This map from my Strava download shows what lay ahead of us. Two miles along the seafront, a section of harbour mud, compacted trail around the harbour with a small amount of tarmac and then down to the Hayling ferry for the 15 .5 mile half way point. All that remained after that was to retrace our steps !!


The curious thing about ultra’s are that by definition you run slower. As a consequence you rarely see people warming up !! So the hurly burly of a 5K is replaced with lots of chat and banter, both as runners stand on the start line and for a good mile into the run.

Fleet brothers Dave and Matt disappeared into the distance first, they were then followed by most of the other people we knew but Richard Law and Dwayne stayed at mine and Pauls pace. We’d decided to start conservatively. Me, because frankly I hadn’t done enough training and Paul because he’d run Bovington marathon the previous day !! I think he’s up to 61 marathons now.

The harbour mud wasn’t too bad at 2 miles and as we weaved our way along the harbour path the field started to thin out. The temptation to pop into the Harvester pub for breakfast at about 4 miles was avoided and by 5 we were into our rhythm of just under 10 min miles.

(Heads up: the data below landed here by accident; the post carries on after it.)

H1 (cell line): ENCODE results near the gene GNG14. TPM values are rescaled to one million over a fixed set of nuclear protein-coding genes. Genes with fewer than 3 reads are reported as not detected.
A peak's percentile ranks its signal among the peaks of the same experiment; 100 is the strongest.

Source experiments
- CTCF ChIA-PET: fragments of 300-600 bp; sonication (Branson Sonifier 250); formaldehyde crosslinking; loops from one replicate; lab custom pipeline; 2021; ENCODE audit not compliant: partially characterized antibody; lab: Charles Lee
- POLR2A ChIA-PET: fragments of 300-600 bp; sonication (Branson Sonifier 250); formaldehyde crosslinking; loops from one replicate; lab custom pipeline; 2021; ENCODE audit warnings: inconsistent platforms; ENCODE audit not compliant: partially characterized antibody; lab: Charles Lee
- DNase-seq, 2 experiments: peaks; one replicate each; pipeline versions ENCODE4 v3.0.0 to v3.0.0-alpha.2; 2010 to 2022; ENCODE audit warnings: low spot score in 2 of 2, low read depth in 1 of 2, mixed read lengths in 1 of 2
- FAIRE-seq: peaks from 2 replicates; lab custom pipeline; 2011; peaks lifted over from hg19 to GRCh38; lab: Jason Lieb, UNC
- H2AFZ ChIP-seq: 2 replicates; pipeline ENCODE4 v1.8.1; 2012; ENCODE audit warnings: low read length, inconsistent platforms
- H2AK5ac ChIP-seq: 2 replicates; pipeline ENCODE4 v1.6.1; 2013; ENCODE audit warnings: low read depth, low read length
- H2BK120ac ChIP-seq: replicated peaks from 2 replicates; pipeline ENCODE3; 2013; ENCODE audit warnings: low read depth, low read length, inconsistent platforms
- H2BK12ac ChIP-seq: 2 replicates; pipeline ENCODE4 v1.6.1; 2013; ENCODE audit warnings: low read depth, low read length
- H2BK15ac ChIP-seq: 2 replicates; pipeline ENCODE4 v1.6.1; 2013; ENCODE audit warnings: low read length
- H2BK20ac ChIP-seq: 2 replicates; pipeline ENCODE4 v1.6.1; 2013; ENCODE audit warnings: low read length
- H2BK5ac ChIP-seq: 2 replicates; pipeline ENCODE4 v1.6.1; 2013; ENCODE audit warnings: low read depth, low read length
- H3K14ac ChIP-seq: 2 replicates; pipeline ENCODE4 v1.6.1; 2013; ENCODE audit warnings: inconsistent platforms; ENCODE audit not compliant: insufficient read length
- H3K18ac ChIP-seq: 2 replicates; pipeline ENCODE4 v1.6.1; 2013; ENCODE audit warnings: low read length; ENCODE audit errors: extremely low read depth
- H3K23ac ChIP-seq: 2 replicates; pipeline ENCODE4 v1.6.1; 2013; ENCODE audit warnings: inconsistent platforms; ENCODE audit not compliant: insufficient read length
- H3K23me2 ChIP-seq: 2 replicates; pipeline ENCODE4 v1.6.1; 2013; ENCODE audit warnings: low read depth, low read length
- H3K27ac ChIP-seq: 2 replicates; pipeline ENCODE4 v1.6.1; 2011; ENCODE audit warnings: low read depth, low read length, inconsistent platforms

The beauty of the course is that it’s fairly easy to spectate at as well as drive ahead and appear again. Gosport Road Runners were very well represented including my friend Hayley with her vocal support and tambourine. The aid stations were well stocked but we ran through the initial ones as we were carrying supplies. Thanks to Mike Harper who also gave us a shout.

The first shingle section passed without any issues but as we made our way around the coastline the wind off the sea had started to slightly pick up as well as the sun disappearing so I decided my egloves were staying on !! Paul dropped behind me slightly but we both know each other well enough that I was confident he’d catch me up later.

Once across Hayling bridge the 10 mile bleeper went on my watch, a third of the way !! By now a number of the marathon whippets had overtaken us and with the nature of the out and back course runners were heading towards us.

The 13 mile half way mark was quite congested with supporters and then, all of a sudden, it because really quiet with only the ultra runners carrying on. Now at this stage I was on my 3rd gel and had drunk well so I felt reasonably in charge. However, I was rudely awakened by the next shingle section !! My god that hurt. It was like running in toffee. Once again, however, seeing friends running in the opposite direction was inspiring.

The half way aid station had the ever lively Kiernan from On the Whistle to encourage us so I set off with renewed vigour. It’s also worth pointing out that at this point we were only a few hundred metres from the 29 mile point, it’s just that it was tantalisingly on the other side of the water. After a couple of motivational hellos with Cat, Ian and Del this then meant I’d left the shingle and was heading back towards the marathon runners. I have to say meeting familiar faces on a long run really does lift your spirits. Some banter with Allie and Crusaders men’s captain Paul Pickord certainly helped as they were taking drinks at their 13 and my 18 mile point.